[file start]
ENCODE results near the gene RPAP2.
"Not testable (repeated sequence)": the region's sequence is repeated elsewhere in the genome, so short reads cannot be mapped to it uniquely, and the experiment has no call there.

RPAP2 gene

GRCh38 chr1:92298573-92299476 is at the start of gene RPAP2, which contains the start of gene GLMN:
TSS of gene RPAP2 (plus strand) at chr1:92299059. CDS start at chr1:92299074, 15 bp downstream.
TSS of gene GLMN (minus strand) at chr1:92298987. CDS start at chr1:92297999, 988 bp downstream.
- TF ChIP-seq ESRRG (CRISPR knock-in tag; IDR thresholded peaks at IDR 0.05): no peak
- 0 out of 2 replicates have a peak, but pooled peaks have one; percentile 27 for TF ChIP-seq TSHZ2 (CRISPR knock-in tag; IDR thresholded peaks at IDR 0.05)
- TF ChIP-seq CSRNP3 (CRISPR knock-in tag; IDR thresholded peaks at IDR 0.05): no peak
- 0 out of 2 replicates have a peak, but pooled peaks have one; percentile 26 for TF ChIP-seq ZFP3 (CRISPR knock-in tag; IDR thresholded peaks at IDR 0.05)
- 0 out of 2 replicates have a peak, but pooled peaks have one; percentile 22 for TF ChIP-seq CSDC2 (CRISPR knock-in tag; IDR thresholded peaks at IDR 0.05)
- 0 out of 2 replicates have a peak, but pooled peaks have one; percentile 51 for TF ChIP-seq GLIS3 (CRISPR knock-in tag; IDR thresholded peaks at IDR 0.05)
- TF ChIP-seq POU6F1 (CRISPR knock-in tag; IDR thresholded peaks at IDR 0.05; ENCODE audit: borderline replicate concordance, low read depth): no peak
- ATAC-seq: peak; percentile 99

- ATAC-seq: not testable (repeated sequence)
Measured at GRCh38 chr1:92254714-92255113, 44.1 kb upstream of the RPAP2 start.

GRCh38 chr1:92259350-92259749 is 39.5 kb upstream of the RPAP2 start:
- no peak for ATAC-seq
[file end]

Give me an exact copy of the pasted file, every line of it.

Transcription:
ENCODE results near the gene RPAP2.
"Not testable (repeated sequence)": the region's sequence is repeated elsewhere in the genome, so short reads cannot be mapped to it uniquely, and the experiment has no call there.

RPAP2 gene

GRCh38 chr1:92298573-92299476 is at the start of gene RPAP2, which contains the start of gene GLMN:
TSS of gene RPAP2 (plus strand) at chr1:92299059. CDS start at chr1:92299074, 15 bp downstream.
TSS of gene GLMN (minus strand) at chr1:92298987. CDS start at chr1:92297999, 988 bp downstream.
- TF ChIP-seq ESRRG (CRISPR knock-in tag; IDR thresholded peaks at IDR 0.05): no peak
- 0 out of 2 replicates have a peak, but pooled peaks have one; percentile 27 for TF ChIP-seq TSHZ2 (CRISPR knock-in tag; IDR thresholded peaks at IDR 0.05)
- TF ChIP-seq CSRNP3 (CRISPR knock-in tag; IDR thresholded peaks at IDR 0.05): no peak
- 0 out of 2 replicates have a peak, but pooled peaks have one; percentile 26 for TF ChIP-seq ZFP3 (CRISPR knock-in tag; IDR thresholded peaks at IDR 0.05)
- 0 out of 2 replicates have a peak, but pooled peaks have one; percentile 22 for TF ChIP-seq CSDC2 (CRISPR knock-in tag; IDR thresholded peaks at IDR 0.05)
- 0 out of 2 replicates have a peak, but pooled peaks have one; percentile 51 for TF ChIP-seq GLIS3 (CRISPR knock-in tag; IDR thresholded peaks at IDR 0.05)
- TF ChIP-seq POU6F1 (CRISPR knock-in tag; IDR thresholded peaks at IDR 0.05; ENCODE audit: borderline replicate concordance, low read depth): no peak
- ATAC-seq: peak; percentile 99

- ATAC-seq: not testable (repeated sequence)
Measured at GRCh38 chr1:92254714-92255113, 44.1 kb upstream of the RPAP2 start.

GRCh38 chr1:92259350-92259749 is 39.5 kb upstream of the RPAP2 start:
- no peak for ATAC-seq